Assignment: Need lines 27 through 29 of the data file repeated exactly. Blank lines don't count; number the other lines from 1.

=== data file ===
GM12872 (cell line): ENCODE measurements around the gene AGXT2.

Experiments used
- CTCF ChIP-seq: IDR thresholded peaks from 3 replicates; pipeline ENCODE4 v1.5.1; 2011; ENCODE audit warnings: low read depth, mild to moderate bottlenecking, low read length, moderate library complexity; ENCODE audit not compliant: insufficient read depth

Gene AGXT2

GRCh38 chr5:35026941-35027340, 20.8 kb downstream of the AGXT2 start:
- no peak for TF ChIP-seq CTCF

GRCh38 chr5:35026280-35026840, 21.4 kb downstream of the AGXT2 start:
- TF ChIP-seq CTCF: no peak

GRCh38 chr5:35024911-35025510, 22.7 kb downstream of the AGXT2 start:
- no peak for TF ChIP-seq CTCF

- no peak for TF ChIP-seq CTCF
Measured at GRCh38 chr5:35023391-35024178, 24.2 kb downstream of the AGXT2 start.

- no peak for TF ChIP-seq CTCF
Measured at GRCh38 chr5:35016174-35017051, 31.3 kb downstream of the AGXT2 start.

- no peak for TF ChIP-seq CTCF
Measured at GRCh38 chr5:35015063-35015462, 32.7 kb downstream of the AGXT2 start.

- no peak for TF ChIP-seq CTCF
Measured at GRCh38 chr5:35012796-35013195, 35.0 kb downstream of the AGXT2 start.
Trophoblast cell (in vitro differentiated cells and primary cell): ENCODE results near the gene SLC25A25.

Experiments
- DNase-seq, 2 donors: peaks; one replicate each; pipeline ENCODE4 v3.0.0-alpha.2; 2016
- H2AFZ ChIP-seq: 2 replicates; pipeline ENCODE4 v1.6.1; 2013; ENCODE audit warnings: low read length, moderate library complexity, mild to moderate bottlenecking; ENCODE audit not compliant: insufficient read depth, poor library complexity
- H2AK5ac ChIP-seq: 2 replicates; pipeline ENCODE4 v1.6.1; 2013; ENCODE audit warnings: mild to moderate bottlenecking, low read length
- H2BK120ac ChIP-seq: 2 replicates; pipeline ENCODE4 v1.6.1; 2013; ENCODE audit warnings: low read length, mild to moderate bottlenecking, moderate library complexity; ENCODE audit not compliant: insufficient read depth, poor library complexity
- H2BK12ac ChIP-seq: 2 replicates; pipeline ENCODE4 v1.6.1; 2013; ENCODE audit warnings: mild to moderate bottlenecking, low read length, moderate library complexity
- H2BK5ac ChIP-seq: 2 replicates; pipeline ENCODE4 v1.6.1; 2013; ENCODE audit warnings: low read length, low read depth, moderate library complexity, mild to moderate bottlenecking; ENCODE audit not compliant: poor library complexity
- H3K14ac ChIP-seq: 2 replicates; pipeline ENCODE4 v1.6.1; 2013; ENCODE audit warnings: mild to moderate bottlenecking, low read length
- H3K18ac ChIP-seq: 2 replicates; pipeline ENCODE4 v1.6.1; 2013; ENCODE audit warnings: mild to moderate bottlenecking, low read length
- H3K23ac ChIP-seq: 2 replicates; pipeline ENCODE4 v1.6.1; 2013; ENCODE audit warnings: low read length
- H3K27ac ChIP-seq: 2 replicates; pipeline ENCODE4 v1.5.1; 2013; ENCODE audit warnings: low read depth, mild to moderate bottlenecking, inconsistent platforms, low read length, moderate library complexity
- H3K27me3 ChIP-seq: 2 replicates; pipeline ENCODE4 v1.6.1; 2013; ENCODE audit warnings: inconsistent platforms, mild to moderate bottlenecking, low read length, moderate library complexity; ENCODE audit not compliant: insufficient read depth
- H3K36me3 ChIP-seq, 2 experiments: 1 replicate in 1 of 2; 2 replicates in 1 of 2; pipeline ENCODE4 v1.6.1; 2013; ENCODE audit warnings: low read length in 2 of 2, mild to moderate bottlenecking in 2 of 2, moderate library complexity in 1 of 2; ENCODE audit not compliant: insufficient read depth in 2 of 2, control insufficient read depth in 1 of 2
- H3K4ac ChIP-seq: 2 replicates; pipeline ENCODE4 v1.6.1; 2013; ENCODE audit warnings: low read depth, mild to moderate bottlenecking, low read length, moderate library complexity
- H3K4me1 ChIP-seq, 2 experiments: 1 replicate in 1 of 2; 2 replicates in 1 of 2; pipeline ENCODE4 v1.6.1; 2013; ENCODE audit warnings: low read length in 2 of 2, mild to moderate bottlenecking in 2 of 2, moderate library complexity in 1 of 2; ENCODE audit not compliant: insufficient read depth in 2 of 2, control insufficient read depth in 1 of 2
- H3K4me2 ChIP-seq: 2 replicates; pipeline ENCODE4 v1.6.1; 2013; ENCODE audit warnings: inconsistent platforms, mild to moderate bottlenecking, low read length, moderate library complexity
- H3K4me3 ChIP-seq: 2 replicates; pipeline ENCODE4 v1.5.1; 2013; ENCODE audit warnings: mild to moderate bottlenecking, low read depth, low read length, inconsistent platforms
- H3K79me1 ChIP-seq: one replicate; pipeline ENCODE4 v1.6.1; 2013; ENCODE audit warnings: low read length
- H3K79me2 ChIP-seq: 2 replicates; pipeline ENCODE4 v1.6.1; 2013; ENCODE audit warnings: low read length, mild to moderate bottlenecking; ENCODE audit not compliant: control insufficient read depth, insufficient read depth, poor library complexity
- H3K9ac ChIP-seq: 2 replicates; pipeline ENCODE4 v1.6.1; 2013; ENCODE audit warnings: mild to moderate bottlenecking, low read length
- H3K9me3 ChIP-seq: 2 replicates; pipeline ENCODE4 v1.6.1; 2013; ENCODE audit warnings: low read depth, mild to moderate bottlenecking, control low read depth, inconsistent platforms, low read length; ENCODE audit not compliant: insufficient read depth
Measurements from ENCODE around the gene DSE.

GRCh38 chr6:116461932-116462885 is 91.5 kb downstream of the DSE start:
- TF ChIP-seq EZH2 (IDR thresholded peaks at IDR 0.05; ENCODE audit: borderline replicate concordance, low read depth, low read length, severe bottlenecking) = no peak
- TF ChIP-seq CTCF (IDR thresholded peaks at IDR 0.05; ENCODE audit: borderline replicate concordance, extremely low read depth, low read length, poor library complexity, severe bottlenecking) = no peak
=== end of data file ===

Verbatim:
- H3K14ac ChIP-seq: 2 replicates; pipeline ENCODE4 v1.6.1; 2013; ENCODE audit warnings: mild to moderate bottlenecking, low read length
- H3K18ac ChIP-seq: 2 replicates; pipeline ENCODE4 v1.6.1; 2013; ENCODE audit warnings: mild to moderate bottlenecking, low read length
- H3K23ac ChIP-seq: 2 replicates; pipeline ENCODE4 v1.6.1; 2013; ENCODE audit warnings: low read length